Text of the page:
Debian MadWifi Packages
As of March 12 2009, Madwifi and madwifi-tools have been removed from Debian squeeze and sid repositories. See bug report for more info. These packages are still available in Debian stable (Lenny & Etch).
Please use EITHER unstable OR testing OR stable, everything else probably results in heavy problems. If you don't know what you're doing.
# Unstable deb ftp://ftp.au.debian.org/debian unstable main contrib non-free deb-src ftp://ftp.au.debian.org/debian unstable main contrib non-free # Testing deb ftp://ftp.au.debian.org/debian testing main contrib non-free deb-src ftp://ftp.au.debian.org/debian testing main contrib non-free # Stable deb ftp://ftp.au.debian.org/debian stable main contrib non-free deb-src ftp://ftp.au.debian.org/debian stable main contrib non-free
Please see the list of Debian mirrors for repositories at your location or simply adjust your existing entries as required (you may need to add non-free to your existing entries).
# Sarge Backports deb http://www.backports.org/debian sarge-backports non-free
Installation (with module-assistant)
The preferred method of installing madwifi-modules uses the module-assistant (m-a) tool to automate all of the following steps: preparing the kernel source/headers, unpacking the module tarball, compiling, building a binary-modules debian package, installing and cleaning up.
$ su # apt-get update # apt-get install madwifi-source # apt-get install madwifi-tools # m-a prepare # m-a a-i madwifi
See /usr/share/doc/madwifi-source/README.Debian for extra details. The module-assistant documentation may also be of value (man m-a).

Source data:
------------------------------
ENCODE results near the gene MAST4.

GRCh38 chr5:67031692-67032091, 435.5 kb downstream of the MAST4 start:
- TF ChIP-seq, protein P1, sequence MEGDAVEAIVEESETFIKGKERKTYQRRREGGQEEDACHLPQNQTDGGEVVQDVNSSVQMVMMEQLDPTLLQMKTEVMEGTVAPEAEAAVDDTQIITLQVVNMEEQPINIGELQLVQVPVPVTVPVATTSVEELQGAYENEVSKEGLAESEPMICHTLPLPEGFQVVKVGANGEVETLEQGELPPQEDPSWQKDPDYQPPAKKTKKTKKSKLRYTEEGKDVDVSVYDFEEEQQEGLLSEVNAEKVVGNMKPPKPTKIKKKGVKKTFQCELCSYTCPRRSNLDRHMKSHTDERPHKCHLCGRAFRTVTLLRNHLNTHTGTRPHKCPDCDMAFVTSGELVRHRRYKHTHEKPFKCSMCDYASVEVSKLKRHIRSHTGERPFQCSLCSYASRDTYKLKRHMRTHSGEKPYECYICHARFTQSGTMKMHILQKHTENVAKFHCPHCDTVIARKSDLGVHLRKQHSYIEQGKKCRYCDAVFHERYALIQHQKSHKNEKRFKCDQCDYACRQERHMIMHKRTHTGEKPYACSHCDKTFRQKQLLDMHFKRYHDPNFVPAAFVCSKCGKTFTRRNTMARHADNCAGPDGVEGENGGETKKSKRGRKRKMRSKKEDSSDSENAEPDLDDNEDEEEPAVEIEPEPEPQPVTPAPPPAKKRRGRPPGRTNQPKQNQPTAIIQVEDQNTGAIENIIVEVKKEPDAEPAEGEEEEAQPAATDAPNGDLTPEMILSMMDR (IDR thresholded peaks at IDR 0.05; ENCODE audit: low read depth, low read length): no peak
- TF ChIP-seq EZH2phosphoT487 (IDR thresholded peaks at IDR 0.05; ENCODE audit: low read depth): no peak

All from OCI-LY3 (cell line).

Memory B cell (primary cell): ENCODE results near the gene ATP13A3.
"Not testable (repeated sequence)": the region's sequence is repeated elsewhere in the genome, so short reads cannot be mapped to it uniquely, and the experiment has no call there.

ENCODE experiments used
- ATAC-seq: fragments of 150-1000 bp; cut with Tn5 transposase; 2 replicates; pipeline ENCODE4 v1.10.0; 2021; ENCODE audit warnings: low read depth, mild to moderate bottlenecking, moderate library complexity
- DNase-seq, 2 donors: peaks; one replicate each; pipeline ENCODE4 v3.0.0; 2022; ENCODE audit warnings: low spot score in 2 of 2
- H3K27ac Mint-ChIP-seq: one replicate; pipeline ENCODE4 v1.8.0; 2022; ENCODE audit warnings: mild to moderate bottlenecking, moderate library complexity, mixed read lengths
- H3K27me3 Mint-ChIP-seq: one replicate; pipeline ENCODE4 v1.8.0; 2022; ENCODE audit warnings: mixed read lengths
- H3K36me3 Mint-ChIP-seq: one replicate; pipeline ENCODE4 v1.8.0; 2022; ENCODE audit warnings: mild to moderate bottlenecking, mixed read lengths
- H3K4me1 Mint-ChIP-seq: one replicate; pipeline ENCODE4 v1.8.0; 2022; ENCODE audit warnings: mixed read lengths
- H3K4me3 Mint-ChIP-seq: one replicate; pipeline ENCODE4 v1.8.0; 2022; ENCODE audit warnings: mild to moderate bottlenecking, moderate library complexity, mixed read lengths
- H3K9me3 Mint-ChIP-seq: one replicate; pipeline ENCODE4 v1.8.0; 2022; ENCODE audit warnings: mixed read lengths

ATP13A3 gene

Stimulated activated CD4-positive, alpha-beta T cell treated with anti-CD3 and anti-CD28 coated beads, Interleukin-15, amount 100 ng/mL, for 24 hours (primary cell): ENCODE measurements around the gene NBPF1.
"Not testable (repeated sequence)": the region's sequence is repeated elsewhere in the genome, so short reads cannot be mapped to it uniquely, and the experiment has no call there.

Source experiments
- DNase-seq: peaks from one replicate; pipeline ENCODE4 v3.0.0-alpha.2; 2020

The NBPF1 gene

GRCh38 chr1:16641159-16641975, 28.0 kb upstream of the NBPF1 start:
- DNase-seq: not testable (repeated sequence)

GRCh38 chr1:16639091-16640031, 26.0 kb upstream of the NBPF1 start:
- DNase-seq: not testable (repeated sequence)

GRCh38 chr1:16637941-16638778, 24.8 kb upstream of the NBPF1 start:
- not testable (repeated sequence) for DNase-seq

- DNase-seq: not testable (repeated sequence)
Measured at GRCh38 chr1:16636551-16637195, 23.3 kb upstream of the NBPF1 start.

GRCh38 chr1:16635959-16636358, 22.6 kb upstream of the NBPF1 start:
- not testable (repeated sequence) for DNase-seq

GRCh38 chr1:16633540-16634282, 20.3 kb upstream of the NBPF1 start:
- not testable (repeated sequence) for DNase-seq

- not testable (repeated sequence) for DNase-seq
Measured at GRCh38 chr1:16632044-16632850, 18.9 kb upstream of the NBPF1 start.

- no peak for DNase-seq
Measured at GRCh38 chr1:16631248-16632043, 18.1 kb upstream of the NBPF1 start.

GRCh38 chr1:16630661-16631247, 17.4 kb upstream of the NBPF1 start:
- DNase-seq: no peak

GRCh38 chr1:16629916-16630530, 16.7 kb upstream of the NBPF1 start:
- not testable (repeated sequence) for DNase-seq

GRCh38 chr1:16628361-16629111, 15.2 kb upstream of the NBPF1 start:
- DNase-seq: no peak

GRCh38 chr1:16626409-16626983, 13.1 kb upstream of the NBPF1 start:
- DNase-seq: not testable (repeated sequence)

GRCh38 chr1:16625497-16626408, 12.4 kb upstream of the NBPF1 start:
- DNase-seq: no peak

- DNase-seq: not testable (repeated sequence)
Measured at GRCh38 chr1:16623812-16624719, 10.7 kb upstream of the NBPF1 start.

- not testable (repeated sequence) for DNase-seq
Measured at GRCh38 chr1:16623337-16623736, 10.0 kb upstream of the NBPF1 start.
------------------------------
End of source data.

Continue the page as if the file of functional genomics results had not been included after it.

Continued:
Installation (with kernel-package)
An alternative method of building madwifi-modules involves the use of the scripts provided by kernel-package. An exhaustive set of instructions for building madwifi for Debian kernels exists on Martin List-Petersen's site and is also applicable to the madwifi-source package.
By now the modules should be installed to the correct location, and module dependencies updated. So it should just be a matter of loading the correct module:-
# modprobe ath_pci
In syslog or the output of dmesg you should see something similar to the following messages for successful insertion of the MadWifi modules (example with two cards):-
ath_hal: 0.9.16.16 (AR5210, AR5211, AR5212, RF5111, RF5112, RF2413, RF5413) wlan: 0.8.4.2 (svn 1451) ath_rate_sample: 1.2 (svn 1451) ath_pci: 0.9.4.5 (svn 1451) ACPI: PCI Interrupt 0000:02:02.0[A] -> Link [LNKC] -> GSI 10 (level, low) -> IRQ 10 wifi0: 11b rates: 1Mbps 2Mbps 5.5Mbps 11Mbps wifi0: 11g rates: 1Mbps 2Mbps 5.5Mbps 11Mbps 6Mbps 9Mbps 12Mbps 18Mbps 24Mbps 36Mbps 48Mbps 54Mbps wifi0: H/W encryption support: WEP AES AES_CCM TKIP wifi0: mac 5.6 phy 4.1 radio 1.7 wifi0: Use hw queue 1 for WME_AC_BE traffic wifi0: Use hw queue 0 for WME_AC_BK traffic wifi0: Use hw queue 2 for WME_AC_VI traffic wifi0: Use hw queue 3 for WME_AC_VO traffic wifi0: Use hw queue 8 for CAB traffic wifi0: Use hw queue 9 for beacons wifi0: Atheros 5212: mem=0xd0000000, irq=10 ACPI: PCI Interrupt 0000:03:00.0[A] -> Link [LNKC] -> GSI 10 (level, low) -> IRQ 10 wifi1: 11b rates: 1Mbps 2Mbps 5.5Mbps 11Mbps wifi1: 11g rates: 1Mbps 2Mbps 5.5Mbps 11Mbps 6Mbps 9Mbps 12Mbps 18Mbps 24Mbps 36Mbps 48Mbps 54Mbps wifi1: turboG rates: 6Mbps 12Mbps 18Mbps 24Mbps 36Mbps 48Mbps 54Mbps wifi1: H/W encryption support: WEP AES AES_CCM TKIP wifi1: mac 7.9 phy 4.5 radio 5.6 wifi1: Use hw queue 1 for WME_AC_BE traffic wifi1: Use hw queue 0 for WME_AC_BK traffic wifi1: Use hw queue 2 for WME_AC_VI traffic wifi1: Use hw queue 3 for WME_AC_VO traffic wifi1: Use hw queue 8 for CAB traffic wifi1: Use hw queue 9 for beacons wifi1: Atheros 5212: mem=0xd2000000, irq=10
Most up-to-date systems will load this module automatically at boot time via the hotplug mechanism, if not you can make sure it is loaded by adding it to the /etc/modules list:-
# echo ath_pci >> /etc/modules
If using Gnome, you may find it useful to install Wicd manager: